The institution of slavery was abolished on the island in 1836, as it was throughout the British Empire. After abolition, all former slaves had to serve a four-year “apprenticeship,” to accustom them to the idea of freedom. During this period, they worked for their former masters for at least three-quarters of the work week. Full freedom was duly granted by the British in 1838. By that time, people of African ethnicity greatly outnumbered those of ethnic European background. Some people of Carib descent also comprised a minority on the island.
Castries’ harbour was protected by a system of 60 surrounding forts. Along the top of Morne Fortune there are six military sites, building work by the French started in 1768, and the British completed the work by 1890. They include Fort Charlotte (Old Morne Fortress), the Apostle’s Battery (1888–1890), The Powder Magazine built by the French in the 1750s, Provost’s Redoubt (1792) built as a lookout point, and the Combermere barracks.
Flag of Saint Lucia 1939–1967
The best preserved installation is a battery at La Toc Point, completed in 1888 it was not abandoned till 1905. This fort in particular was built by the British to repel any attack from the United States on the then valuable coaling harbour of Castries.
20th and 21st centuries
The Second World War visited the island directly during the Battle of the Caribbean, when a German U-boat attacked and sank two British ships in Castries harbour on 9 March 1942.
In the mid-twentieth century, Saint Lucia joined the West Indies Federation (1958–1962) when the colony was dissolved. In 1967, Saint Lucia became one of the six members of the West Indies Associated States, with internal self-government. In 1979, it gained full independence under Sir John Compton of the conservative United Workers party (UWP). The new country chose to remain within the British Commonwealth and to retain Queen Elizabeth as Monarch, represented locally by a Governor-General.
Compton’s initial term as Prime Minister lasted only a few months, as he was defeated by the left-leaning Saint Lucia Labour Party (SLP) under Allan Louisy in the 1979 Saint Lucian general election. The SLP sought to improve ties with socialist countries in the region such as Cuba, though the economy was severely affected by Hurricane Allen in 1980. Louisy was replaced as Prime Minister by Winston Cenac in 1981. The SLP government faced a series of strikes and Cenac agreed to stand down, with Michael Pilgrim of the Progressive Labour Party briefly serving as Acting Prime Minister until the 1982 Saint Lucian general election. This election was won by the UWP under John Compton, who proceeded to rule the country uninterrupted until 1996; he was succeeded by Vaughan Lewis, who ruled for just over a year before losing the 1997 Saint Lucian general election to the SLP under Kenny Anthony. During this era the UWP adopted a generally pro-Western, pro-business outlook, seeking to diversify the economy away from over-reliance on bananas and boosting the tourism sector. Compton was also a keen advocate of regional integration.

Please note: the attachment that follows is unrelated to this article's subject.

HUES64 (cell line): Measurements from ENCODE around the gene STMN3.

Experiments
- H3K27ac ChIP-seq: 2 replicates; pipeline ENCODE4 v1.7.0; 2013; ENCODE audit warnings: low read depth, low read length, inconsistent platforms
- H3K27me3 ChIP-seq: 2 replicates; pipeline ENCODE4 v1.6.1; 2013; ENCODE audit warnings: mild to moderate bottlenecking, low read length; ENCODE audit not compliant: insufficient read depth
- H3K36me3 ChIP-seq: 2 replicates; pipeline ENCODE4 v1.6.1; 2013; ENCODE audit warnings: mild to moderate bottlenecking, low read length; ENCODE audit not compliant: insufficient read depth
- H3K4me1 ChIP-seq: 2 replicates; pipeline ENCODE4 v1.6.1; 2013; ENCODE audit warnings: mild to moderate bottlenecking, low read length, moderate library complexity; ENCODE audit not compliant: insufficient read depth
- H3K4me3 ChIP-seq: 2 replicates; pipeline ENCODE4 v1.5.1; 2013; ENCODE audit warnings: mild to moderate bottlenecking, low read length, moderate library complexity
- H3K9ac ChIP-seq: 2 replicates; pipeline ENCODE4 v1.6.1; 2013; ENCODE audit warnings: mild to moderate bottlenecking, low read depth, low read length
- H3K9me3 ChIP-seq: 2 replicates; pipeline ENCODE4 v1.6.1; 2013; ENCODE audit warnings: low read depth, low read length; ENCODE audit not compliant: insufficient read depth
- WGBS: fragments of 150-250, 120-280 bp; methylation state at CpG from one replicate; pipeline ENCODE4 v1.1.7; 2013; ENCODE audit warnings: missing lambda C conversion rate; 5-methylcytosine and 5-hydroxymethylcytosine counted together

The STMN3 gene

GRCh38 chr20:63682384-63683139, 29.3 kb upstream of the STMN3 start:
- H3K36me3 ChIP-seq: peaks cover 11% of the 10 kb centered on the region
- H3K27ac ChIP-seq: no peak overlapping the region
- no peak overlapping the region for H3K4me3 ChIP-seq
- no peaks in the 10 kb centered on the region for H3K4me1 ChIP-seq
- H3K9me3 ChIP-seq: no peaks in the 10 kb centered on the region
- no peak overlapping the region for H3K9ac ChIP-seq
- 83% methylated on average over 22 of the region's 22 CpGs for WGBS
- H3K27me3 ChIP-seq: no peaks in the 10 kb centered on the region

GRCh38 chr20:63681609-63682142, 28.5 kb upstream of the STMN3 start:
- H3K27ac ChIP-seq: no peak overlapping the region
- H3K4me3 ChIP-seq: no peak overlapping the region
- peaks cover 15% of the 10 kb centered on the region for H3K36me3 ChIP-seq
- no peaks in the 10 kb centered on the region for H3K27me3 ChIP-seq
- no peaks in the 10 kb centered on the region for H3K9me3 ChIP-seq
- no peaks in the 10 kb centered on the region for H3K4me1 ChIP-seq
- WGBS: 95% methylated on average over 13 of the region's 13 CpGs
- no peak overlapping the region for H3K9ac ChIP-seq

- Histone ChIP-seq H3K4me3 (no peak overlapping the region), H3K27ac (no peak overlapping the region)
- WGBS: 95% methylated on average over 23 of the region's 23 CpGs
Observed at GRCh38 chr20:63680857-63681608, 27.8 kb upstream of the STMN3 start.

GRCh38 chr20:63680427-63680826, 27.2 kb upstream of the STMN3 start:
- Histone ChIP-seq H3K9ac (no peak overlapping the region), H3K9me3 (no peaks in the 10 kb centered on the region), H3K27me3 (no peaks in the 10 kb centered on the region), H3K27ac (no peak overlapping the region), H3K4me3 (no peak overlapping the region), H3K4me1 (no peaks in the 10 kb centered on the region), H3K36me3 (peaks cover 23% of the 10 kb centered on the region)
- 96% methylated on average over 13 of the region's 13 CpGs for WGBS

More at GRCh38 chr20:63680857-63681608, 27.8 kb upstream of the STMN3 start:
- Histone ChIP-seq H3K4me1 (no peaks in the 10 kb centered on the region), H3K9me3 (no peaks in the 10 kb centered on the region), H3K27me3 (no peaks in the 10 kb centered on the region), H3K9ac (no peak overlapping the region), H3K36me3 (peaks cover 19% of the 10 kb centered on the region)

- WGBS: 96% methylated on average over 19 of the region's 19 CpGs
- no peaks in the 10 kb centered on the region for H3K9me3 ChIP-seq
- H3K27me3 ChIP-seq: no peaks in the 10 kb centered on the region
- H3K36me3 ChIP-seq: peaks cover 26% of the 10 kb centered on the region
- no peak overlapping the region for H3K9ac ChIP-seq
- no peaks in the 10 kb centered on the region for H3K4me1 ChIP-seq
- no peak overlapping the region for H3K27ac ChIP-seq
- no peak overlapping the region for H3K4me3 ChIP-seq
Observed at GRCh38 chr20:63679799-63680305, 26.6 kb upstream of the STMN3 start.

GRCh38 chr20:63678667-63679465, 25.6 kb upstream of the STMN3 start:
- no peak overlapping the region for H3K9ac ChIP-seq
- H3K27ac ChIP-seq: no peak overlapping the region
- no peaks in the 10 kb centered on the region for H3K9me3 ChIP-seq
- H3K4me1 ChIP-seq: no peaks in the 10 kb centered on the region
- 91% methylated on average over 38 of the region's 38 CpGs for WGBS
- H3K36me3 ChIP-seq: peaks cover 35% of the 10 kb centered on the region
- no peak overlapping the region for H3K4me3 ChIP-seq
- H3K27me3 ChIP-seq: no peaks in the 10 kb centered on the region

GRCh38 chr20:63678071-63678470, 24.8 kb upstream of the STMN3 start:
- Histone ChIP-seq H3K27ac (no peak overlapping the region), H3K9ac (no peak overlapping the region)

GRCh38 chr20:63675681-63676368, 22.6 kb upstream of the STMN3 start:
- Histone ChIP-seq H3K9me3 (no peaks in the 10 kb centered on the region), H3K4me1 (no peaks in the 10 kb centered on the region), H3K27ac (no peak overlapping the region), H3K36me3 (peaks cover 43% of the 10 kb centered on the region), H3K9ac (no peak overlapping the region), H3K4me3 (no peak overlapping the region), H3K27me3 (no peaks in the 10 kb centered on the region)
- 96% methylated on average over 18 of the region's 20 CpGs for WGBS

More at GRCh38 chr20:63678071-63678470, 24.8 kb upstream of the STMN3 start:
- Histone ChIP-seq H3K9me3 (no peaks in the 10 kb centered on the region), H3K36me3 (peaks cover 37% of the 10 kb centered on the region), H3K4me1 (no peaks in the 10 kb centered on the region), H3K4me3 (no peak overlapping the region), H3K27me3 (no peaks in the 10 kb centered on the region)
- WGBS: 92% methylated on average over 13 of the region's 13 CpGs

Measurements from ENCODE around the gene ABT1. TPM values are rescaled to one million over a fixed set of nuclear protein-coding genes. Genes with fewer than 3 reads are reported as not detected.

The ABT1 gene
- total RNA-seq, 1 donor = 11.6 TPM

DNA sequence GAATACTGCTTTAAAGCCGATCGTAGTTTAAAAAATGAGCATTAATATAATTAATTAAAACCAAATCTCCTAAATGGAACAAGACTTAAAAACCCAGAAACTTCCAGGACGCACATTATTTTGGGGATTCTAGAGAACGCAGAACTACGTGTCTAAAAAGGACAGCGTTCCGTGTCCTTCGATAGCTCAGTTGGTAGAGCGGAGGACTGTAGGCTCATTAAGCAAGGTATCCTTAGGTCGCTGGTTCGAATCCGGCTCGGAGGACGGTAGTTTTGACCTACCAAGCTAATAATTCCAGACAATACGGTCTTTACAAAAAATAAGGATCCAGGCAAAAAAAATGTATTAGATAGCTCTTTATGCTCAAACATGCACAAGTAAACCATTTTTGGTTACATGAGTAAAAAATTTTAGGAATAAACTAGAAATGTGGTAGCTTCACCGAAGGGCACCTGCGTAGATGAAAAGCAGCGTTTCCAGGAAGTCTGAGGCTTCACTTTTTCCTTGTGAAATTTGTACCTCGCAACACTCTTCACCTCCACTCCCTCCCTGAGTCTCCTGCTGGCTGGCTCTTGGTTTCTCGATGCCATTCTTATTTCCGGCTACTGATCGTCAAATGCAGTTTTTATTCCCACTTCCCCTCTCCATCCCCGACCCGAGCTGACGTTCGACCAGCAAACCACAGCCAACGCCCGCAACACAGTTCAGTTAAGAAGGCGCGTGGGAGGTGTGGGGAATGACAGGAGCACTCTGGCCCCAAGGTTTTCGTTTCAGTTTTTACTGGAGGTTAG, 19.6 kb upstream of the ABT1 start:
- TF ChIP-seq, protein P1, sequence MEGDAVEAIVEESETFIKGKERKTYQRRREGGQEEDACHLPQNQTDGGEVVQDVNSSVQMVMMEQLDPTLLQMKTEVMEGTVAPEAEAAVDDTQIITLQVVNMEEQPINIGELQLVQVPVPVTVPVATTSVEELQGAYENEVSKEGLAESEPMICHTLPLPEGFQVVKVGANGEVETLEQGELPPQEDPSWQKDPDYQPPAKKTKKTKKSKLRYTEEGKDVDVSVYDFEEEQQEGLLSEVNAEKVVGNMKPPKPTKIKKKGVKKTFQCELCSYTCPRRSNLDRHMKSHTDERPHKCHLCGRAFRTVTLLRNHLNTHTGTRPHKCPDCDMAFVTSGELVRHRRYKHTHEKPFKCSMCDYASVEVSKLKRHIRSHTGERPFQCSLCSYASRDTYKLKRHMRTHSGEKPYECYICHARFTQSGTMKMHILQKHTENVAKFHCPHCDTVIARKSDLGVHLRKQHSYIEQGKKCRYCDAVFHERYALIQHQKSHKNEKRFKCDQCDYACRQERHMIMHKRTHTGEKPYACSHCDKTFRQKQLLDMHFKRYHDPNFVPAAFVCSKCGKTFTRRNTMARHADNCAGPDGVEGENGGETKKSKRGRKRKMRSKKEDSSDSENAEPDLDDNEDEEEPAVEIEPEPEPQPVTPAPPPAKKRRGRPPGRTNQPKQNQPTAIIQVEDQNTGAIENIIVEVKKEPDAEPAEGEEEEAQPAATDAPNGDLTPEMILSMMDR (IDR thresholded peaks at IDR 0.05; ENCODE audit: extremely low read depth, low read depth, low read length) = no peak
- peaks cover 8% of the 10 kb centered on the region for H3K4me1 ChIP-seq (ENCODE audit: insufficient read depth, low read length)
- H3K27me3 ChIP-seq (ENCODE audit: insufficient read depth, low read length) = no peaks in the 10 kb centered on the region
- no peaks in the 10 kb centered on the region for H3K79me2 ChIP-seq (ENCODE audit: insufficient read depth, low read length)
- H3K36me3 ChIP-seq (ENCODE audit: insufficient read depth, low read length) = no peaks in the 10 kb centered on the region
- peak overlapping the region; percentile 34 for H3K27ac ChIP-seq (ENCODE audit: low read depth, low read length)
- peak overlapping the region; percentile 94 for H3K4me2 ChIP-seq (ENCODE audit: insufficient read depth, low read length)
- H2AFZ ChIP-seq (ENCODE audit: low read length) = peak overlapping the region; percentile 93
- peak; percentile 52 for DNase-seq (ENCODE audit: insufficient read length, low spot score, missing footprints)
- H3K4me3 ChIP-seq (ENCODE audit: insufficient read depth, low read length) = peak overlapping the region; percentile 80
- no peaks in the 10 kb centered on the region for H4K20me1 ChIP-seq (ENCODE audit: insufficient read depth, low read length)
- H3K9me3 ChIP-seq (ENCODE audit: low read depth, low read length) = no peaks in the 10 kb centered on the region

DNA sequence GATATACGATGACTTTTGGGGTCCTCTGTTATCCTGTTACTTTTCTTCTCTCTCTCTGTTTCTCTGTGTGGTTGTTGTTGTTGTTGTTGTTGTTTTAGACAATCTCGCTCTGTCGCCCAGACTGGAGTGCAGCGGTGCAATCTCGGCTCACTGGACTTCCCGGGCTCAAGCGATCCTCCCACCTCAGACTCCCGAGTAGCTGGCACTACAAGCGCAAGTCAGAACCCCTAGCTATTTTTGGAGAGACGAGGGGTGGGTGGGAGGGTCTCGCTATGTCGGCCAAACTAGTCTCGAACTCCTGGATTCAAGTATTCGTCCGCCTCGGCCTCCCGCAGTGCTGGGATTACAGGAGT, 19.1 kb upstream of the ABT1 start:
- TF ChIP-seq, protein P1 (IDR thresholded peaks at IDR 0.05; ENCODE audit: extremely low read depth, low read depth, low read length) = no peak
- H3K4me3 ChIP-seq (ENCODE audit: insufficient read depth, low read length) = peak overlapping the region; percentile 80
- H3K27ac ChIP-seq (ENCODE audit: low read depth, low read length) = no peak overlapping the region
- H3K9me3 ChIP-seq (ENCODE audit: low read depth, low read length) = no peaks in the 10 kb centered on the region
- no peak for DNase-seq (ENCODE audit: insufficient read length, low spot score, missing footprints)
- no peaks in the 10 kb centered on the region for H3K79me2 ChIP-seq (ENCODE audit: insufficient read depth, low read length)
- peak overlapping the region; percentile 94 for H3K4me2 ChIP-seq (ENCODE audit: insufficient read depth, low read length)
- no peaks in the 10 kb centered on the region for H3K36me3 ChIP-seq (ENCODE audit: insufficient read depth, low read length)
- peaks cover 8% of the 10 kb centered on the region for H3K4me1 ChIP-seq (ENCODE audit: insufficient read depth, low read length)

Kenny remained in power until 2006 when the UWP, again led by Compton, won control of parliament. Compton pledged to boost the economy and tackle the rising crime rate. Police attempts to curb crime were criticised in 2015 when it emerged that several suspects had been unlawfully shot by police and the circumstances of their deaths covered up. In May 2007, after Compton suffered a series of small strokes, Finance and External Affairs Minister Stephenson King became acting prime minister and succeeded Compton as Prime Minister when the latter died in September 2007. In November 2011, Kenny Anthony was re-elected as prime minister for a third time. In the June 2016 election the United Worker’s Party (UWP) assumed power again, with Allen Chastanet becoming prime minister.
– Source: Wikipedia.